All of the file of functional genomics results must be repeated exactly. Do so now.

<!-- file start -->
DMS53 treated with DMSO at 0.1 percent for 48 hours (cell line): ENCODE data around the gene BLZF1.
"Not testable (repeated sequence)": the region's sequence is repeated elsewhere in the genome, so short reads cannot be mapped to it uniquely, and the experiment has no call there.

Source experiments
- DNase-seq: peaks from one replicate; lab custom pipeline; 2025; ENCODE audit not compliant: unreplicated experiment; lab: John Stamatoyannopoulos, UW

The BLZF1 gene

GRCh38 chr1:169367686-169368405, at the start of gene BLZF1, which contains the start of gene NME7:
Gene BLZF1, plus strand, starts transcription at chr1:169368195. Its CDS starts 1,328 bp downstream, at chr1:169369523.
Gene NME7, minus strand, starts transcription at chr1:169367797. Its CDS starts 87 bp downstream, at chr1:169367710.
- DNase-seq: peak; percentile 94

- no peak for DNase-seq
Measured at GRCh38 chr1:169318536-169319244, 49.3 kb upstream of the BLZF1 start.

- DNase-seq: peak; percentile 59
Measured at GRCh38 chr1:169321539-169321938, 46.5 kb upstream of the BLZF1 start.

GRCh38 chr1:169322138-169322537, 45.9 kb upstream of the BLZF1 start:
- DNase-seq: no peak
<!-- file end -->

DMS53 treated with DMSO at 0.1 percent for 48 hours (cell line): ENCODE data around the gene BLZF1.
"Not testable (repeated sequence)": the region's sequence is repeated elsewhere in the genome, so short reads cannot be mapped to it uniquely, and the experiment has no call there.

Source experiments
- DNase-seq: peaks from one replicate; lab custom pipeline; 2025; ENCODE audit not compliant: unreplicated experiment; lab: John Stamatoyannopoulos, UW

The BLZF1 gene

GRCh38 chr1:169367686-169368405, at the start of gene BLZF1, which contains the start of gene NME7:
Gene BLZF1, plus strand, starts transcription at chr1:169368195. Its CDS starts 1,328 bp downstream, at chr1:169369523.
Gene NME7, minus strand, starts transcription at chr1:169367797. Its CDS starts 87 bp downstream, at chr1:169367710.
- DNase-seq: peak; percentile 94

- no peak for DNase-seq
Measured at GRCh38 chr1:169318536-169319244, 49.3 kb upstream of the BLZF1 start.

- DNase-seq: peak; percentile 59
Measured at GRCh38 chr1:169321539-169321938, 46.5 kb upstream of the BLZF1 start.

GRCh38 chr1:169322138-169322537, 45.9 kb upstream of the BLZF1 start:
- DNase-seq: no peak